When Geneen Gibson, PharmD, started her job at Savannah’s St. Joseph’s/Candler Health System in January 2008, doctors and pharmacists were already nervous. Some of the infections that brought many patients to the hospital were no longer responding to standard drugs that doctors used to fight them.
|Bacteria like Methicillin-resistant Staphylococcus aureus (MRSA) cause dangerous, difficult-to-treat infections, a consequence of antibiotic resistance.|
“We were really concerned,” said Gibson, infectious disease pharmacy specialist at the hospital. “Our doctors were seeing all these patients with infections that were becoming increasingly difficult to treat.”
If antibiotics continued to lose their potency, the hospital staff knew it wouldn’t be too long before strains of drug-resistant bacteria spread across the city of Savannah, including to St. Joseph’s main competitor, Memorial University Medical Center (MUMC).
So a team led by Nenad Avramovski, M.D., an infectious disease specialist at St. Joseph’s/Candler Health System, began drumming up support for a way to protect Savannah’s patients by limiting the emergence of these drug-resistant germs. In January 2012, they launched a citywide antimicrobial management program, designed to help doctors, pharmacists and other care providers in the city’s busiest hospitals to become more vigilant in prescribing the drugs.
“We are really trying to change the way they think about prescribing antibiotics,” Gibson said.
The Savannah program is a small skirmish in the emerging war against antibiotic resistance, a major public health problem threatening patients in health care facilities all over the world. According to the Centers for Disease Control and Prevention, more than 2 million Americans become infected with drug-resistant bacteria each year, and 23,000 die from their disease.
Experts say years of profligate use of antibiotics in hospitals, doctors’ offices and homes have allowed bacteria to learn to fend off the drugs.
“We now have diseases that we can no longer treat with antibiotics,” said Jeanne Negley, who leads antimicrobial stewardship efforts at the Georgia Department of Public Health. “We need to act now to address the rising resistance of bacteria.”
Typically, when a patient develops an infection, doctors will begin treating them with a broad-spectrum antibiotic -- one that targets a wide range of bacteria – until lab tests can identify the specific type of germ that’s making the patient sick.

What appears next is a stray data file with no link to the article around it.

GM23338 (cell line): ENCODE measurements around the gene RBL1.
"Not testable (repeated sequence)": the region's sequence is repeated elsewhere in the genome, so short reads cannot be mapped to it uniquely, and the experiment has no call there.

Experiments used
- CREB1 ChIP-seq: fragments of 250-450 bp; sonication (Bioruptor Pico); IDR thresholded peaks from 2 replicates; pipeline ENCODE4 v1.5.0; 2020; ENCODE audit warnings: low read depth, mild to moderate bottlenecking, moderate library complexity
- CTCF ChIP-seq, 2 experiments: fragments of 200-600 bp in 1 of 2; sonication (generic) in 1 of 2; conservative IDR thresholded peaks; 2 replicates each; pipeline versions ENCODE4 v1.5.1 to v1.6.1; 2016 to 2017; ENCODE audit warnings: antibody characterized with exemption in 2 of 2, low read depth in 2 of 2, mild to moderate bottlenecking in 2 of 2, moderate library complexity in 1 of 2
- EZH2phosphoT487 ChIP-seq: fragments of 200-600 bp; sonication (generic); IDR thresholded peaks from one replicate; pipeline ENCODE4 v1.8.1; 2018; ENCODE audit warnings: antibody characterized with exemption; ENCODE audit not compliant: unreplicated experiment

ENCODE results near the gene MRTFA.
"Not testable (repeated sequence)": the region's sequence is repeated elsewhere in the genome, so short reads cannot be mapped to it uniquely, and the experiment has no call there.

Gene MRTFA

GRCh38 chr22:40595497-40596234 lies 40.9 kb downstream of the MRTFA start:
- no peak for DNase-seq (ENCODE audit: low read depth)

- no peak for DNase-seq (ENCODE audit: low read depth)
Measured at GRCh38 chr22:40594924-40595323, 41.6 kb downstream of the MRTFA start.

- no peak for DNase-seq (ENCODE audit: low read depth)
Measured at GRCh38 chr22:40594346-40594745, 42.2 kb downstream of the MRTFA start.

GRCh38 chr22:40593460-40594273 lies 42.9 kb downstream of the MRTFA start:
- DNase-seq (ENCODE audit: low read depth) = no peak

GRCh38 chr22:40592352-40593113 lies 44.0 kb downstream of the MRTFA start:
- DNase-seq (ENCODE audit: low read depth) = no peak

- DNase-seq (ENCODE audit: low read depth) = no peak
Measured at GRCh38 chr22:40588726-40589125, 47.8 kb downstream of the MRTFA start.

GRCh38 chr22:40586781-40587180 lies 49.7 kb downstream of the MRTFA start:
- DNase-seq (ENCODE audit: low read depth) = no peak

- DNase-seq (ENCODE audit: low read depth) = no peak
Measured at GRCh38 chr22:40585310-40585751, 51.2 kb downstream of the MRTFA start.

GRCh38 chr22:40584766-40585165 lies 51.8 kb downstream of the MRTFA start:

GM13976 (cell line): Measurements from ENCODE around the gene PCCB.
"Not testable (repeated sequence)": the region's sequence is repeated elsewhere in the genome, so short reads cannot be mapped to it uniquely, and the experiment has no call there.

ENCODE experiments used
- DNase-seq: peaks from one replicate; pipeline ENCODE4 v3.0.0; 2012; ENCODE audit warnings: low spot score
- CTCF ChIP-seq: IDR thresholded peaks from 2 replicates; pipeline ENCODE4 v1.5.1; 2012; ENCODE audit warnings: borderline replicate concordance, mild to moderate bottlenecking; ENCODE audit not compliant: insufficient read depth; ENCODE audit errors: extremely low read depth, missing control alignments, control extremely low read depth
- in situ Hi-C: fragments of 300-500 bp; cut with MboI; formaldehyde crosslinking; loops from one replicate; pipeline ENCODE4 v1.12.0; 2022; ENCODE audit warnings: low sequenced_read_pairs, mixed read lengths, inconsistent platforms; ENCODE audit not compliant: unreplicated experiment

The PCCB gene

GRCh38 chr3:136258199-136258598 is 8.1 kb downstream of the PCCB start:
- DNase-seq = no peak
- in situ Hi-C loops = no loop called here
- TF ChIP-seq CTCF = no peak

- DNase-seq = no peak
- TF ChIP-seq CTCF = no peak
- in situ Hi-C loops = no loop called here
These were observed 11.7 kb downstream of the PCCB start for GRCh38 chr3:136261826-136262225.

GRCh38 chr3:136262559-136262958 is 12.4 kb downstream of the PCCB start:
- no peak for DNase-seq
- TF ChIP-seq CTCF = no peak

When that diagnosis comes, doctors can switch to a narrower antibiotic, one that targets only the problem bacteria. But when doctors don’t make the switch, bacteria throughout the body are exposed to the drug that’s designed to kill them – and they can learn how to fight back.
Doctors in Savannah’s citywide antimicrobial management program don’t want to give bacteria that fighting chance. In the program, a committee of doctors and pharmacists meets each month to talk about trends of resistance and antibiotic use in the city. One of the six infectious disease specialists at the city’s three major hospitals – St. Joseph’s, Candler and MUMC – is on call each week, evaluating specific antibiotics and every adult patient who is receiving them. Based on the specifics of the patient’s condition, the doctors will make recommendations to the physician coordinating care to stop antibiotics or switch to a drug with a narrower scope.
Gibson notes that the recommendations are just that, and doctors don’t have to take their advice. At first, about 50 percent of the recommendations made by the antibiotic committee were taken by physicians. After two years, the number is up to 75 percent.
“We give them advice, we don’t try to tell them what to do,” Gibson said, “We try to make it a very collegial interaction. The important thing is to start a dialogue about the use of these drugs.”
The program is also expanding the number of antibiotics it’s keeping an eye on. At first, the group focused on five of what Jason Lin, clinical pharmacist in infectious disease at MUMC, calls “big-gun antibiotics.” Now, doctors in the program keep tabs on 16 different drugs.
Lin said the program has fostered a great sense of stewardship at MUMC when it comes to using powerful antibiotics.
“If the patient doesn’t need this broad-spectrum antibiotic that could drive resistance, we need to not use it. That point has been well-taken in our hospital,” he said.
Besides a change in attitudes, the program is making other noticeable differences. Gibson said the decreased use of antibiotics in St. Joseph and Candler hospitals have saved $500,000 in the health system’s pharmacy budget. Lin reported a similar savings for MUMC’s pharmacy. Although two years is too short a time to measure the impact of prescribing practices on bacterial resistance, Gibson said early signs on that front are positive as well.
“We are starting to see reduced trends in our bacterial resistance,” she said.
Both Gibson and Lin say the program works in Savannah because the city’s relatively small size makes it possible for its major hospitals to work together. Larger cities with multiple health care systems may find it more challenging to recreate the program. But Negley said it takes more than one hospital to fight antibiotic resistance in a community.
“Patients are shared among health care facilities, and we need to address antibiotic-resistant disease with a regional approach,” she said. “The Savannah program is a remarkable, unique effort in Georgia and holds great promise to address this important public health threat in health care settings.”